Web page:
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Proceedings Paper

Frequency-modulated laser ranging sensor with closed-loop control
Author(s): Fabian M. Müller; Gunnar Böttger; Christian Janeczka; Norbert Arndt-Staufenbiel; Henning Schröder; Martin Schneider-Ramelow
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Paper Abstract

Advances in autonomous driving and robotics are creating high demand for inexpensive and mass-producible distance sensors. A laser ranging system (Lidar), based on the frequency-modulated continuous-wave (FMCW) method is built in this work. The benefits of an FMCW Lidar system are the low-cost components and the performance in comparison to conventional time-of-flight Lidar systems. The basic system consists of a DFB laser diode (λ= 1308 nm) and an asymmetric fiber-coupled Mach-Zehnder interferometer with a fixed delay line in one arm. Linear tuning of the laser optical frequency via injection current modulation creates a beat signal at the interferometer output. The frequency of the beat signal is proportional to the optical path difference in the interferometer. Since the laser frequency-to-current response is non-linear, a closed-loop feed-back system is designed to improve the tuning linearity, and consequently the measurement resolution. For fast active control, an embedded system with FPGA is used, resulting in a nearly linear frequency tuning, realizing a narrow peak in the Fourier spectrum of the beat signal. For free-space measurements, a setup with two distinct interferometers is built. The fully fiber-coupled Mach-Zehnder reference interferometer is part of the feed-back loop system, while the other - a Michelson interferometer - has a free-space arm with collimator lens and reflective target. A resolution of 2:0 mm for a 560 mm distance is achieved. The results for varying target distances show high consistency and a linear relation to the measured beat-frequency.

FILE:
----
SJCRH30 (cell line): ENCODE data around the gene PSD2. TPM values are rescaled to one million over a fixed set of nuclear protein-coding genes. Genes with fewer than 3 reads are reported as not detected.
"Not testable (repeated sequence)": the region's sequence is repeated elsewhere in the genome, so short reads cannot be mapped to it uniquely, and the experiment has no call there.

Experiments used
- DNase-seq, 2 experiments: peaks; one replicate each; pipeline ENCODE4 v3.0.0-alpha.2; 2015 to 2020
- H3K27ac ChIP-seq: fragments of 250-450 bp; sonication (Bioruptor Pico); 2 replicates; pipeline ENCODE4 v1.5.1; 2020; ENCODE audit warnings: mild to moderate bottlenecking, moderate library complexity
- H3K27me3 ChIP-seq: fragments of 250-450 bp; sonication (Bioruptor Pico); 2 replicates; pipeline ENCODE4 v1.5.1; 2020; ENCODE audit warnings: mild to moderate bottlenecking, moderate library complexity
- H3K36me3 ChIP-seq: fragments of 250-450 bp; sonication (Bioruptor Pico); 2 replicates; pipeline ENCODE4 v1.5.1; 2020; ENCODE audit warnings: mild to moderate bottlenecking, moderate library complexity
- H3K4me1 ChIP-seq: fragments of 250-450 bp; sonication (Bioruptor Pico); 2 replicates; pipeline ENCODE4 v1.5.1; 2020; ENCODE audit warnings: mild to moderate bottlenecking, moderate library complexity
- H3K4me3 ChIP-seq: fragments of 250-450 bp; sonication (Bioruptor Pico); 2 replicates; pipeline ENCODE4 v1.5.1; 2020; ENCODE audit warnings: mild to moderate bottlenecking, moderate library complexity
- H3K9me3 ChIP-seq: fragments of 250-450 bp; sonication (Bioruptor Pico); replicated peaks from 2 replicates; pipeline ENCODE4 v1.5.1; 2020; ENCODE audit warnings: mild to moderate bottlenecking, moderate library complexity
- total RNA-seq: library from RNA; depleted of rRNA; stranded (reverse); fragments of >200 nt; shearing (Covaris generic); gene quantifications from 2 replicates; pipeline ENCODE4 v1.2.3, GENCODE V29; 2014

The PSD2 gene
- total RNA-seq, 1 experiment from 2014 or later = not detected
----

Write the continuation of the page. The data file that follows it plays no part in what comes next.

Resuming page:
Paper Details

Date Published: 22 February 2018
PDF: 6 pages
Proc. SPIE 10539, Photonic Instrumentation Engineering V, 1053909 (22 February 2018); doi: 10.1117/12.2289585
Show Author Affiliations
Fabian M. Müller, Fraunhofer-Institut für Zuverlässigkeit und Mikrointegration (Germany)
Karlsruhe Institute of Technology (Germany)
Gunnar Böttger, Fraunhofer-Institut für Zuverlässigkeit und Mikrointegration (Germany)
Christian Janeczka, Fraunhofer-Institut für Zuverlässigkeit und Mikrointegration (Germany)
Norbert Arndt-Staufenbiel, Fraunhofer-Institut für Zuverlässigkeit und Mikrointegration (Germany)
Henning Schröder, Fraunhofer-Institut für Zuverlässigkeit und Mikrointegration (Germany)
Martin Schneider-Ramelow, Fraunhofer-Institut für Zuverlässigkeit und Mikrointegration (Germany)


Published in SPIE Proceedings Vol. 10539:
Photonic Instrumentation Engineering V
Yakov G. Soskind, Editor(s)

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